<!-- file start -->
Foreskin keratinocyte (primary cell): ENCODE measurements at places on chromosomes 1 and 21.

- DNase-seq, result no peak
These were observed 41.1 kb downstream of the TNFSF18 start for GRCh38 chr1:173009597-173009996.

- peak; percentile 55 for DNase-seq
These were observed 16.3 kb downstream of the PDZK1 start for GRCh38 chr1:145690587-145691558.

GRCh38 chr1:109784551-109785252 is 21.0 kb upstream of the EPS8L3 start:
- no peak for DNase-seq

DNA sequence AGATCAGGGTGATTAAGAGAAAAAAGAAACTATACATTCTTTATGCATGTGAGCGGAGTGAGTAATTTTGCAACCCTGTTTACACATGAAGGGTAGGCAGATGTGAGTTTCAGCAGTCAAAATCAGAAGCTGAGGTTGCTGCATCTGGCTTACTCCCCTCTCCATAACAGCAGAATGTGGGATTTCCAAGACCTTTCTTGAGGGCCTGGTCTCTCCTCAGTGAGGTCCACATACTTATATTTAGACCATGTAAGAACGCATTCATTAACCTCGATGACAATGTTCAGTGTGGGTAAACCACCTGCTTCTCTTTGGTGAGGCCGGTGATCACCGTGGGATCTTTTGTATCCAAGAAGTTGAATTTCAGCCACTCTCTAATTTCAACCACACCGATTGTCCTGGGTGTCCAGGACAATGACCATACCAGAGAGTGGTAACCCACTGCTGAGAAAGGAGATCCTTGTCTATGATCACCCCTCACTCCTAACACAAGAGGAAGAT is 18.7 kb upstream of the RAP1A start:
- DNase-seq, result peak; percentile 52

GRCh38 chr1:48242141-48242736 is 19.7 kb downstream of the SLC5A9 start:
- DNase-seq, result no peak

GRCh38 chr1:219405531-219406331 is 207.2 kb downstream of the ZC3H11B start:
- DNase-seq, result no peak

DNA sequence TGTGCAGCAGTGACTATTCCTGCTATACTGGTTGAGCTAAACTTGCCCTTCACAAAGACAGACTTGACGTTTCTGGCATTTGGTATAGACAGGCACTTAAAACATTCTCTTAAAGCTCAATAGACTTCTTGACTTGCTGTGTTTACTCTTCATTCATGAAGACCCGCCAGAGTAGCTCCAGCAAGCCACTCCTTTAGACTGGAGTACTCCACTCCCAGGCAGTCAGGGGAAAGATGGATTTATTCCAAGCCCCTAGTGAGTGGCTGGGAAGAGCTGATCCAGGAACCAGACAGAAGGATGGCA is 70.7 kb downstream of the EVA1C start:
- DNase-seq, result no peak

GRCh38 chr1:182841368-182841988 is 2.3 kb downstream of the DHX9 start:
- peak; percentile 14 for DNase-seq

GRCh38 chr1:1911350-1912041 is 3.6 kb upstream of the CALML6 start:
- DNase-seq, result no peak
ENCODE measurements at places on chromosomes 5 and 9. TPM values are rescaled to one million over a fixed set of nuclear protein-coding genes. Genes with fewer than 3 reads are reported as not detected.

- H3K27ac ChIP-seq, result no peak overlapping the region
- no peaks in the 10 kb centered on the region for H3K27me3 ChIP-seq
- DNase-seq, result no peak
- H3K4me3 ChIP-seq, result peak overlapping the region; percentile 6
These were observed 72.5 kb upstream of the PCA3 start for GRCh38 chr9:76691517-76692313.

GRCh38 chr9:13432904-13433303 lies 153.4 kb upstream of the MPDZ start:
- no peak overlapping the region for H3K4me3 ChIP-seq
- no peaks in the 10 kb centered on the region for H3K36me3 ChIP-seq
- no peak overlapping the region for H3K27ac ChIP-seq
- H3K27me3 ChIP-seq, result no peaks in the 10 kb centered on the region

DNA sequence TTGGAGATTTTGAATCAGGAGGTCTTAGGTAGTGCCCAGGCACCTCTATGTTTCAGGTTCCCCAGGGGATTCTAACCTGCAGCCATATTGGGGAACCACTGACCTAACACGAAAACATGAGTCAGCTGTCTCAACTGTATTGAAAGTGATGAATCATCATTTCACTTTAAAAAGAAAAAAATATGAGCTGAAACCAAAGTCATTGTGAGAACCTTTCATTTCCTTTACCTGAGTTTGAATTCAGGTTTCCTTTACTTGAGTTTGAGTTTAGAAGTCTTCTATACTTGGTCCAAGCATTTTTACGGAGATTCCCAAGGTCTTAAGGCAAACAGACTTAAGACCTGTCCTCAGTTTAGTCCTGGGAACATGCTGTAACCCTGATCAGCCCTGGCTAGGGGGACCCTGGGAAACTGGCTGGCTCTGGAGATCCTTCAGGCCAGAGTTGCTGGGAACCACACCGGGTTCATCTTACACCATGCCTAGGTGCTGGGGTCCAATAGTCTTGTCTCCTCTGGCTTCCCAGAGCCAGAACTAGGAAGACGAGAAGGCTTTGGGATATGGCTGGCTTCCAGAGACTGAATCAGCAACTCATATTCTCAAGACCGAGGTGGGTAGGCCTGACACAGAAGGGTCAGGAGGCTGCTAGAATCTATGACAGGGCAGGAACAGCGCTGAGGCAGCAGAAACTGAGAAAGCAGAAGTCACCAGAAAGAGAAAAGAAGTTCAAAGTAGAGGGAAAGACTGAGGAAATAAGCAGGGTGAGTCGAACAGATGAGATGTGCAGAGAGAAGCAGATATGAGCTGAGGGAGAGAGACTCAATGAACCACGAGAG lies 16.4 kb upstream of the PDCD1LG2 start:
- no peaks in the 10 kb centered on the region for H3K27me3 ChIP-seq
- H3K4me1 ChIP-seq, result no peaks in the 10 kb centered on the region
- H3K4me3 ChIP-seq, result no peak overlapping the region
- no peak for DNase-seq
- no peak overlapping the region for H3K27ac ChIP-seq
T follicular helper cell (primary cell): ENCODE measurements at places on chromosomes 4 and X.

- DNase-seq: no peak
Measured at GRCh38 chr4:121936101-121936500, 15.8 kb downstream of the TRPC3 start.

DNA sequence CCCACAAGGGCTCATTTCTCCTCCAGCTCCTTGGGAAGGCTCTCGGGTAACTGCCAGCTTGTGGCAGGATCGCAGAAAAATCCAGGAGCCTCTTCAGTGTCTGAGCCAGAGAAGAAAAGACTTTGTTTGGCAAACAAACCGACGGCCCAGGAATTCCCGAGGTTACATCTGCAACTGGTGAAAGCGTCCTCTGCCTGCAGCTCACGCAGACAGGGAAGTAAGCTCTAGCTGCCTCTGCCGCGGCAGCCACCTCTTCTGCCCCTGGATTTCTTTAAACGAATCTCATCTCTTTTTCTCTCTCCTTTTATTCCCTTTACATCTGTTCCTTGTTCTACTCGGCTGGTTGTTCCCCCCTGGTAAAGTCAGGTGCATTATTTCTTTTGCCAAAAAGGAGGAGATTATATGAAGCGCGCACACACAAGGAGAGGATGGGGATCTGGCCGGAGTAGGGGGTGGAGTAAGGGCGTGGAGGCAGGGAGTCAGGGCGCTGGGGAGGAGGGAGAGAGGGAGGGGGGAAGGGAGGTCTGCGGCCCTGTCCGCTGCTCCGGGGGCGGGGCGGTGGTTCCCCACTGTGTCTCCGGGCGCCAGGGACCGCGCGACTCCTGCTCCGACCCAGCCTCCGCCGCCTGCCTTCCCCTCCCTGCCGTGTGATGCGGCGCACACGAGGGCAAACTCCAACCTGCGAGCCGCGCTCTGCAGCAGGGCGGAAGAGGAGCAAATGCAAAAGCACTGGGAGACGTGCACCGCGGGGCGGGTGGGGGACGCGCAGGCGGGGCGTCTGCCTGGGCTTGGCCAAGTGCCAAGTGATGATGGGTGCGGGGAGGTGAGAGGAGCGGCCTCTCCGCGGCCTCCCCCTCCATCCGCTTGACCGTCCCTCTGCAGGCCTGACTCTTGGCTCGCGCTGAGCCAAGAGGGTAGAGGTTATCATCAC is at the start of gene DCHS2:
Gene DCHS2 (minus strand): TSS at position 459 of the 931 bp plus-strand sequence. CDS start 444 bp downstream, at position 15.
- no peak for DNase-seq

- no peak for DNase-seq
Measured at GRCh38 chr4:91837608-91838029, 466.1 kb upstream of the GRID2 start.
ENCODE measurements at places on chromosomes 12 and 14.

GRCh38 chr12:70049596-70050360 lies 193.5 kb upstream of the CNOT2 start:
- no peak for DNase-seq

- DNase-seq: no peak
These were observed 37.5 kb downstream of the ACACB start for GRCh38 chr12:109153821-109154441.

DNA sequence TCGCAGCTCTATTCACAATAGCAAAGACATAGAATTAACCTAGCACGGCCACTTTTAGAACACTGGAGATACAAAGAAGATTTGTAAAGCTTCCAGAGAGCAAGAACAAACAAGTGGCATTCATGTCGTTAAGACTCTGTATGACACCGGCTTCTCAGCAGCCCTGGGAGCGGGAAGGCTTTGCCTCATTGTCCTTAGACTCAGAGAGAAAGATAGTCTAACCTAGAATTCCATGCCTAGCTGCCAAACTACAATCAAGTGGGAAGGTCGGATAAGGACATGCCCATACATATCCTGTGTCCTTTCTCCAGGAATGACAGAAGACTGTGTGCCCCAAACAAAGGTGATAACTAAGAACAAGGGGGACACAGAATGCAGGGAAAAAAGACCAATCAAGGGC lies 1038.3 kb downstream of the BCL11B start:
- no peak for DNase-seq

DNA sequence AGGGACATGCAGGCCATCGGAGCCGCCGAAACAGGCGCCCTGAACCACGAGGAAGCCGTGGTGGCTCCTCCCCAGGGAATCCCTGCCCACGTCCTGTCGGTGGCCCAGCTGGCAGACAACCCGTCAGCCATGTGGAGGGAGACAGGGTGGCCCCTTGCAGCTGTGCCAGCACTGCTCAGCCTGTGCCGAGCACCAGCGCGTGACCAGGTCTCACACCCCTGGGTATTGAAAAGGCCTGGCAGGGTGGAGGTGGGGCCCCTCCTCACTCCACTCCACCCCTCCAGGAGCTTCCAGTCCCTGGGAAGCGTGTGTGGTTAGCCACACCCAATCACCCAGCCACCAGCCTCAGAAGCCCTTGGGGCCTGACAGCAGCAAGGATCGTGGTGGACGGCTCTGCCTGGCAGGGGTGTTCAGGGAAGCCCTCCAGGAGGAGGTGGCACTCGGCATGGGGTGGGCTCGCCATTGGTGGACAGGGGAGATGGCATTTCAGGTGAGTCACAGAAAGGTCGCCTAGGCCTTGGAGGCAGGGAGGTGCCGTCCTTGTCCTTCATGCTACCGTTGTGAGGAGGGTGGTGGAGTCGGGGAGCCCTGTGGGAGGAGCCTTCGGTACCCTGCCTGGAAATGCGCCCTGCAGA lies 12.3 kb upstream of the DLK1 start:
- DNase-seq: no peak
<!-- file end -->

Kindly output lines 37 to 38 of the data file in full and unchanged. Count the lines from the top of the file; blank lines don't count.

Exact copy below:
T follicular helper cell (primary cell): ENCODE measurements at places on chromosomes 4 and X.

- DNase-seq: no peak